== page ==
Granulomatosis with polyangiitis

from Wikipedia, the free encyclopedia
Classification according to ICD-10
M31.3 Wegener's granulomatosis
Necrotizing granulomatosis of the airways
ICD-10 online (WHO version 2019)

The granulomatosis with polyangiitis (GPA) (formerly Wegener's granulomatosis or Wegener's disease , named after the German pathologist Friedrich Wegener ) is a rheumatic systemic disease of the vascular system and is characterized by necrotizing inflammation of the vessels, which with a granuloma formation, in the upper (nasal Sinuses, middle ear, oropharynx ) and the lower airways ( lungs ). In 80 percent of cases there is an inflammation of the kidney corpuscles ( glomerulonephritis , more precisely: Pauci immune glomerulonephritis as a pathohistological correlate) and the formation of microaneurysms in the kidneys. The inflammation of the vessels results in a poor blood supply to the affected organs. In principle, any tissue can be affected.

Other names

Other earlier names for the disease are Wegener 's granulomatosis , Wegener's granulomatosis , Wegener's disease , allergic angiitis and granulomatosis , Wegener-Klinger-Churg-Strauss syndrome , Klinger-Wegener-Churg syndrome (or in a different order Wegener-Klinger-Churg syndrome ), rhinogenic granulomatosis , giant cell granuloarteritis Wegener-Klinger-Churg .

The American College of Rheumatology and American Society of Nephrology recommend speaking of granulomatous polyangiitis (English: granulomatosis with polyangiitis , German: granulomatosis with polyangiitis, GPA). The background to this recommendation is the tendency to move away from honorable terms that are derived from proper names (eponyms) and to prefer descriptive names. This development was initiated by knowledge of Friedrich Wegener's NSDAP membership before and during the Second World War . In the ICD-10, however, the old name is still in use.


Granulomatosis with polyangiitis is a rare condition that affects about 5-7 people in 100,000. Men get sick more often than women, the peak of the disease is around the age of 50, but children can also get sick.


The origin of the disease is unknown. Inhalation allergens , an infection of the nasal mucous membranes with Staphylococcus aureus and a genetic disposition probably play a role. Alpha-1 antitrypsin deficiency can sometimes be diagnosed.


It is a generalized vasculitis in which neither circulating immune complexes nor a cellular immune reaction of the late type can be detected. It is therefore a pauci-immune vasculitis (Latin pauci = little). It is assumed that it is triggered by autoantibodies . The occurrence of c-ANCA with the target antigen proteinase 3 from neutrophil granulocytes (see below) is pathognomonic .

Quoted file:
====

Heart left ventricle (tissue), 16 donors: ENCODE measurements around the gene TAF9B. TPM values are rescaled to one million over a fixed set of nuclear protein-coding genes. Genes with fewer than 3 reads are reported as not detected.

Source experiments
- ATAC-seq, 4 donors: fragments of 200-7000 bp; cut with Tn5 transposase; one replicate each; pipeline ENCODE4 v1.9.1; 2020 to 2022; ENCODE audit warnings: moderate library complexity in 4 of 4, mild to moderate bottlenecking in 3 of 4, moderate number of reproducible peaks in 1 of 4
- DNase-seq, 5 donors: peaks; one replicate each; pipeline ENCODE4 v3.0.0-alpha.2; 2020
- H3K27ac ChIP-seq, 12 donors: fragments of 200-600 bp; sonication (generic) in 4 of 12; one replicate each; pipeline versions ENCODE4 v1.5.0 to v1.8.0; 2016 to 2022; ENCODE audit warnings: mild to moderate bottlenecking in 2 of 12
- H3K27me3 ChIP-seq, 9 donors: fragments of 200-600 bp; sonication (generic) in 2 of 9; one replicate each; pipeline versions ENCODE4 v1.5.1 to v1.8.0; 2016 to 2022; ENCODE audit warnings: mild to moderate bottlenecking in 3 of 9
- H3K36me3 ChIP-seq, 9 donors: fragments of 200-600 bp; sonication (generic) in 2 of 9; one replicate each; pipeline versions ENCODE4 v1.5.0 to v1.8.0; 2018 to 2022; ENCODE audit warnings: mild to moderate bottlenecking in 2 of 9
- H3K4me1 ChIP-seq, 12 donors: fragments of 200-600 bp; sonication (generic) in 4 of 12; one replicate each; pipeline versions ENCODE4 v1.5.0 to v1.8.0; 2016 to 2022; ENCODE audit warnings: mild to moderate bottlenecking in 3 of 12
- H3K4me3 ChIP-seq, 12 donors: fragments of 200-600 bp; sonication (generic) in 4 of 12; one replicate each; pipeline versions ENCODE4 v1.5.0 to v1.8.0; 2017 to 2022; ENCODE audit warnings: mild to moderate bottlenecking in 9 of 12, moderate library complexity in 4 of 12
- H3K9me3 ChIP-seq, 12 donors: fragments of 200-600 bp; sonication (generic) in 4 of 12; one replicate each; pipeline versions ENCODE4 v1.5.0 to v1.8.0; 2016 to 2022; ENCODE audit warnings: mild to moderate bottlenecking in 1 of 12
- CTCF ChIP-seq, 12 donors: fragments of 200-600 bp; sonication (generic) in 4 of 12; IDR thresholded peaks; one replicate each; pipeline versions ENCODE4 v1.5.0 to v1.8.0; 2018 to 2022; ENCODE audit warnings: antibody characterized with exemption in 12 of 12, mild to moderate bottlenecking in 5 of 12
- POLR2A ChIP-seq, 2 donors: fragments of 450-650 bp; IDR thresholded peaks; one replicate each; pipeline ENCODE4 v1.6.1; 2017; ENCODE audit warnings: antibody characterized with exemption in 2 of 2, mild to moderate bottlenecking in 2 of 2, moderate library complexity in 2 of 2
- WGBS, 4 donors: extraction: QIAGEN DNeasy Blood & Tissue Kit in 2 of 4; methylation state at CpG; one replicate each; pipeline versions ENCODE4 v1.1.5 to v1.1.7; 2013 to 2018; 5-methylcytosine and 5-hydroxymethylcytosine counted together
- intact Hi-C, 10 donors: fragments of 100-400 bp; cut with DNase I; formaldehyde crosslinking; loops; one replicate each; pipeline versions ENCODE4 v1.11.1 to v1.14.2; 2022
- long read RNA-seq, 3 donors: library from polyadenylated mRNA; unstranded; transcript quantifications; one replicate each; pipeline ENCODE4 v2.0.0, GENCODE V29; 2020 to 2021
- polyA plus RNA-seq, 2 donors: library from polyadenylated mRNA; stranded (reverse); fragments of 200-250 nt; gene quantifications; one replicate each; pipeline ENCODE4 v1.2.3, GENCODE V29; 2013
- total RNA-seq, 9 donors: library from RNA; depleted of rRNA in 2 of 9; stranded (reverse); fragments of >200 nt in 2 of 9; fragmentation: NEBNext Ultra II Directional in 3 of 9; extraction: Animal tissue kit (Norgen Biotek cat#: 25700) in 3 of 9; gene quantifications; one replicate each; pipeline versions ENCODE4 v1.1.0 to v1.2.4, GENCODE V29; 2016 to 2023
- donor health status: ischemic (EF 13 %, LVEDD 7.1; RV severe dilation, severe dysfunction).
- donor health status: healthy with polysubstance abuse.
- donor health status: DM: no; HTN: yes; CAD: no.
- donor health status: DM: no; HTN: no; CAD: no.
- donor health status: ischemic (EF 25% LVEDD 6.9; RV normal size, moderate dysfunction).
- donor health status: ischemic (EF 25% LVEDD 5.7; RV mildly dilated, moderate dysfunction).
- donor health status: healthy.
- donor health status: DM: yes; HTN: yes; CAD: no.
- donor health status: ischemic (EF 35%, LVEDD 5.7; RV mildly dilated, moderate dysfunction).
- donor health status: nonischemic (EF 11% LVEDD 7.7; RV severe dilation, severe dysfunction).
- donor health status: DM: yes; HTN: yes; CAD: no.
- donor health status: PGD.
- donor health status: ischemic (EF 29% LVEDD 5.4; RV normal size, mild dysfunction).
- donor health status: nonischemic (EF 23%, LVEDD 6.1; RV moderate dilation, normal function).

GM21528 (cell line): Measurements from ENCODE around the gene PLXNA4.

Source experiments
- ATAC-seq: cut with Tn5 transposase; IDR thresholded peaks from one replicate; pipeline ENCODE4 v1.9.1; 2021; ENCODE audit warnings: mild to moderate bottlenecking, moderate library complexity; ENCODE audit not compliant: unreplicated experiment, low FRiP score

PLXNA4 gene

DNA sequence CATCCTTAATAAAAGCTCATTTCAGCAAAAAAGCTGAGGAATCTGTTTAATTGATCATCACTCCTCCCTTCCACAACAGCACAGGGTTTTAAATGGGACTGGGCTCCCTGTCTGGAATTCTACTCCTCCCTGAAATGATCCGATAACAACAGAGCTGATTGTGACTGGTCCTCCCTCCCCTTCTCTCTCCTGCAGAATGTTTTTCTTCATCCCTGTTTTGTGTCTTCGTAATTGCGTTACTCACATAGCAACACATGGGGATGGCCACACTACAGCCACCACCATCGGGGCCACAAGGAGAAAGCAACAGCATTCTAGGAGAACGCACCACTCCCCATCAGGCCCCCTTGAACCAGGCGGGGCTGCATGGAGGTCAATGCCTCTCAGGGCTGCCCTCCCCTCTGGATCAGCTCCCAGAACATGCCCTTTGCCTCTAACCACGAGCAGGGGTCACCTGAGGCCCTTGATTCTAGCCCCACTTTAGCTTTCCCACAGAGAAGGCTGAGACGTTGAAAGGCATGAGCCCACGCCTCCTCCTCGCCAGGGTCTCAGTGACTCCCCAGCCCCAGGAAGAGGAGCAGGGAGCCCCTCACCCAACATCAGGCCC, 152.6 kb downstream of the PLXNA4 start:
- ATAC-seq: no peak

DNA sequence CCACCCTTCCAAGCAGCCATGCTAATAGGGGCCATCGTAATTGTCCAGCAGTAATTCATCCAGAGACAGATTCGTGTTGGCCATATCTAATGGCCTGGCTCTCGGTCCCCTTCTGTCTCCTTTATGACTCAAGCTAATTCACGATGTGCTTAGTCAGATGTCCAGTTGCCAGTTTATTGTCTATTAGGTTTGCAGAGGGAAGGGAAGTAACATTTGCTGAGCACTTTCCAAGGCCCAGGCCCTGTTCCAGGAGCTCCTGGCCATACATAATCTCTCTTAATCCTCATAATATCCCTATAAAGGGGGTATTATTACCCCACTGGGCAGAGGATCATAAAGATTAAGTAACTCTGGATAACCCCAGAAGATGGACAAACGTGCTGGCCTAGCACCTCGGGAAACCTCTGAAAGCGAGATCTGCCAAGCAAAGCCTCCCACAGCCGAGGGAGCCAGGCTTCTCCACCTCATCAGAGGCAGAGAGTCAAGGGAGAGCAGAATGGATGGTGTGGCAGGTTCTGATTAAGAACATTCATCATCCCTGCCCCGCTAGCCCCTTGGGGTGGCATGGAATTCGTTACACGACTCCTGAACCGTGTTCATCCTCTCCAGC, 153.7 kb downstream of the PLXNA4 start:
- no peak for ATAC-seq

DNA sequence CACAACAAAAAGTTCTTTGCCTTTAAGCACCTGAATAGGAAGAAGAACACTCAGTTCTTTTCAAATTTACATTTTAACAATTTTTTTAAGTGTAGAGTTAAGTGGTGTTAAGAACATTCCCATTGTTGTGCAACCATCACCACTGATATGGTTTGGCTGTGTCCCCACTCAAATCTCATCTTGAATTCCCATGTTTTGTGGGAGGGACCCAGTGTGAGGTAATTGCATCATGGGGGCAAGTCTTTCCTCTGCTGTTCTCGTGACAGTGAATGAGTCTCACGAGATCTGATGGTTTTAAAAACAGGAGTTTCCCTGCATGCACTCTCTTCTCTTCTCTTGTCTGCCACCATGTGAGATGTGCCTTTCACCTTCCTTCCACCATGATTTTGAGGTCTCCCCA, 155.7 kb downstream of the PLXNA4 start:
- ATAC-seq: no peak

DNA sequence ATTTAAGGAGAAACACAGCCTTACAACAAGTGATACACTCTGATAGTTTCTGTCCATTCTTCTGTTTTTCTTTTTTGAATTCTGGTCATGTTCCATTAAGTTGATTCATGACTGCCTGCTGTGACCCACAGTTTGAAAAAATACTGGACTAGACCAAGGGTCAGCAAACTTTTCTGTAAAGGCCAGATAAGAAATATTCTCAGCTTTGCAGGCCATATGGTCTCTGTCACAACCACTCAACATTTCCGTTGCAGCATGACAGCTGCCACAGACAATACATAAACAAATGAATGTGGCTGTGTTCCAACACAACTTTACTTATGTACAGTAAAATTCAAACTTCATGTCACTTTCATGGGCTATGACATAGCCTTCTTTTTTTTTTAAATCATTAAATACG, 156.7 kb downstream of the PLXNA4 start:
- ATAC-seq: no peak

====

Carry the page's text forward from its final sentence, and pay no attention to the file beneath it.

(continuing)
The symptoms of granulomatosis with polyangiitis are very mixed. In the literature - with the exception of the pleural effusions which also occur in other rheumatic diseases and may be caused by exudate formation - the following frequencies are given:

manifestation at onset of illness (in%) in the course of the disease (in%)
kidney Glomerulonephritis 18th 77
Throat / nose / ears Total: 73 92
Sinusitis 51 85
nasal diseases 36 68
Otitis media 25th 44
Hearing loss 14th 42
Subglottic stenosis 1 16
Earache 9 14th
oral lesions 3 10
lung Total: 45 85
pulmonary infiltrates 25th 66
pulmonary nodules 24 58
Hemoptysis 12 30th
pleurisy 10 28
eyes Conjunctivitis 5 18th
Dacrocystitis 1 18th
Scleritis 6th 16
Exophthalmos 2 15th
Eye pain 3 11
Loss of vision 0 8th
Retinal lesions 0 4th
Corneal lesions 0 1
Iritis 0 2
Other Arthralgia / arthritis 32 67
fever 23 50
to cough 19th 46
Skin abnormalities 13 46
Weight loss (> 10%) 15th 35
peripheral neuropathy 1 15th
Involvement of the CNS 1 8th
Pericarditis 2 6th
Hyperthyroidism 1 3


  • The diagnosis is based on clinical, laboratory and histopathological findings. At the clinical level, the ARA / ACR criteria are used: If 2 of 4 criteria apply, there is a high degree of suspicion of granulomatosis with polyangiitis ( sensitivity 88%, specificity 92%). The ARA / ACR criteria are:
    • Oronasal inflammation
    • Pathological chest x-ray
    • Pathological urine sediment
    • Granulomatous inflammation in the biopsy specimen
  • In the vast majority of cases, a biopsy can confirm the suspected diagnosis.
  • Histopathologically there is z. B. necrotizing, partially granulomatous vasculitis of small vessels. The granulomas differ from the tuberculosis and sarcoid granulomas . Thurlbeck and Churg describe them as microabscesses and collagen microscopic necroses with an inflammatory wall; Houser, Balis and Mark, Klöppel et al. and Thomas mention “palisade-shaped” granulomas (microabscesses with a histiocyte wall in the manner of a palisade ).
  • CRP ( C-reactive protein ), sedimentation rate and creatinine may be increased. It can be used to leukocytosis and hematuria come. In the typical course of glomerulonephritis and granulomatous vasculitis of the respiratory tract, c-ANCA can be detected in about 90 percent of cases, and p-ANCA in about 10 percent . In some patients, a relapse may be preceded by an increase in antibody titre. The antibody titer, however, is not, as previously assumed, a reliable indicator of disease activity.
  • X-ray images often show shadows in the paranasal sinuses and infiltrations in the lungs, while computed tomography (CT) scans of the chest show granulomas , caverns and scars within the lung tissue. In the ENT area, the chronic inflammation can lead to bone destruction and ulceration.

Differential diagnosis

Differentiation from Goodpasture's syndrome , bronchial carcinoma with necrotic cavity (typically squamous epithelium ) is necessary. Furthermore, the clinically similar eosinophilic granulomatosis with polyangiitis , which was previously also known as Churg-Strauss syndrome .


In the locally limited initial stage, treatment is given with a combination of methotrexate and prednisolone .